Being Apart Is Good for Your Marriage

Too much of a good thing can get irritating. Too much sugar makes you wired; too much sunlight makes you sunburned; and too much wine makes you sick. The same principle holds true for the good people in your life. Your favorite person in the entire world will get irritating after too much time spent together. So if you are married to your favorite person, and we hope you are, then you need to consider your time apart as a necessary function of a successful marriage.

When you are first married, you may feel that you cannot get enough of each other. You want to see your partner and talk with them all the time. You want to touch and hold each other without ceasing. You think the way your partner makes a loud gulping noise when he or she swallows is cute. You find that late night binge eating endearing. And the socks all over the place just remind you of how close you two have become.

But after a while, even the most endearing habits can grate on a person’s nerves. Sharing personal space is difficult, even for the best of friends. And often, the closer you are to the person you are living with, the more difficult it becomes. This is due to the fact that you take things for granted. If you were sharing space with a stranger, you would be extra careful about where you left your dirty under things and you would put your dishes in the sink every time. But when you live with someone you love, you assume a certain amount of tolerance on their part.

In addition to the everyday annoyances of living together, couples often experience a burn out when it comes to talking to their new spouse. You go over everything about your day and you know exactly what the other person is going to say. This can get old. Your partner’s complaints about politics, their opinions on the way people behave, and their day-to-day details about work can start out as interesting and intimate details you want to share. Eventually, you may become tired of hearing the same complaints and opinions over and over.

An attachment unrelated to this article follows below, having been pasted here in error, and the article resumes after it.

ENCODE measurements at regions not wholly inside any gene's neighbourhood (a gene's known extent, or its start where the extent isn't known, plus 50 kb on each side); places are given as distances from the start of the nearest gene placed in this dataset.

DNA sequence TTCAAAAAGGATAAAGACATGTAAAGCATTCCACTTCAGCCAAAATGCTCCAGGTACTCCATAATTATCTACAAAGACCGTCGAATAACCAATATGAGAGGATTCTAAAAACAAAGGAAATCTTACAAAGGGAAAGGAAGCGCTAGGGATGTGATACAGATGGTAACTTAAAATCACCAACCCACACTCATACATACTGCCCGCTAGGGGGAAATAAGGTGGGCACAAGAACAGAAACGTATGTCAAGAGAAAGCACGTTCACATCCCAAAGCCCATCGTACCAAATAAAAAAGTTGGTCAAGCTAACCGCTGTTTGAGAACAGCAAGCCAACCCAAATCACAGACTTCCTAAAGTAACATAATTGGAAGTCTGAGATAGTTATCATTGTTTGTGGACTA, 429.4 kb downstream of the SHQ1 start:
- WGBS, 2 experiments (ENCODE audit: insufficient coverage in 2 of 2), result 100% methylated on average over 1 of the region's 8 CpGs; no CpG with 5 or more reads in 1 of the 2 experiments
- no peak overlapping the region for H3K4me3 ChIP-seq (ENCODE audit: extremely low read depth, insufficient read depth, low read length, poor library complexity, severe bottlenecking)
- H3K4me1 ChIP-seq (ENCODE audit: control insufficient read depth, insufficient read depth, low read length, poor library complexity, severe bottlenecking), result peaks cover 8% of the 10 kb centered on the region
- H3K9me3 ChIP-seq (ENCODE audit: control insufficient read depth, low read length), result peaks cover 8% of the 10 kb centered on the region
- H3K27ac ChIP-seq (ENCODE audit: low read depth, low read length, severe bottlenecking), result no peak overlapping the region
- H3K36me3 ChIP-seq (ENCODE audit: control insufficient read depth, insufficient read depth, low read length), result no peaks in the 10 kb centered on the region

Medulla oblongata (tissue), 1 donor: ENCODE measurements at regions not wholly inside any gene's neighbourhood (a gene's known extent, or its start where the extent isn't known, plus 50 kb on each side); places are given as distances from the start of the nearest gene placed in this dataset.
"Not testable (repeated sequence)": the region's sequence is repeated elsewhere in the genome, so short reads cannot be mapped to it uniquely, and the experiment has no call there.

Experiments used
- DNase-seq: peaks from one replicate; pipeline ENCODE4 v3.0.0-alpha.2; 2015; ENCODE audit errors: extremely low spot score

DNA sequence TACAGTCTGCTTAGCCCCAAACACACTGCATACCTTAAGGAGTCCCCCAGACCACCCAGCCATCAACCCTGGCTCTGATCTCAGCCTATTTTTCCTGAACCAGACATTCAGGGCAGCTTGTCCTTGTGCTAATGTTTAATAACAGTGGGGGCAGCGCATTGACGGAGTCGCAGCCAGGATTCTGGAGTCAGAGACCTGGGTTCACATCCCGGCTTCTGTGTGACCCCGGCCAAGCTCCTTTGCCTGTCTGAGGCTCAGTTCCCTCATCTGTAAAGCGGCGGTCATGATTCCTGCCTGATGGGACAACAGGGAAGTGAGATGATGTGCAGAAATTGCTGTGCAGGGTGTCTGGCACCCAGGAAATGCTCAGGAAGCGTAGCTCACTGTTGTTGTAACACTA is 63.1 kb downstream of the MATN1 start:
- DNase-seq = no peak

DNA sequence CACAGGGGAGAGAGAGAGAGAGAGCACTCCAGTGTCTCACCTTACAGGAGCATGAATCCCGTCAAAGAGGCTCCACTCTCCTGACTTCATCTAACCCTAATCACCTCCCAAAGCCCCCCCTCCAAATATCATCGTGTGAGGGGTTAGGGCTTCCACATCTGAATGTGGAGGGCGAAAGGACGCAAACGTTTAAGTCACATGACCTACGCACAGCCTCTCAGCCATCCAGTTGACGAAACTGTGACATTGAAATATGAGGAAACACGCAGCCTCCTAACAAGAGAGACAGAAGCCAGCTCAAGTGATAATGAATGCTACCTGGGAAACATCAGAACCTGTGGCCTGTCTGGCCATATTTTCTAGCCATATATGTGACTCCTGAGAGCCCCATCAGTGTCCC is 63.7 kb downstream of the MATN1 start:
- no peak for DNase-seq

There are plenty of reasons to spend some time apart. Domestic irritation and the need for a broader social spectrum are only two. But in the end, it is wise to schedule some time apart from each other just as you would schedule time together. You need the time away from each other to break what could become the monotony of spending so much time with one person.

You also need to get some perspective on things. When you talk to friends or family members about the things you discuss with your partner, you get a fresh perspective that challenge you to look at your own beliefs and assumptions. If you are only exposed to one person’s viewpoint all the time, this cannot happen.

Remember the things that brought you together with your partner. You may have liked his or her sense of independence, intelligence, worldliness, artistic ability, or sense of humor. All of these traits must be fed by regular contact with others. By spending all your time with your spouse, you begin to neglect the very things your partner finds attractive about you.

So spend time apart and enrich yourself so you can go back and have a fuller and deeper connection than ever before.



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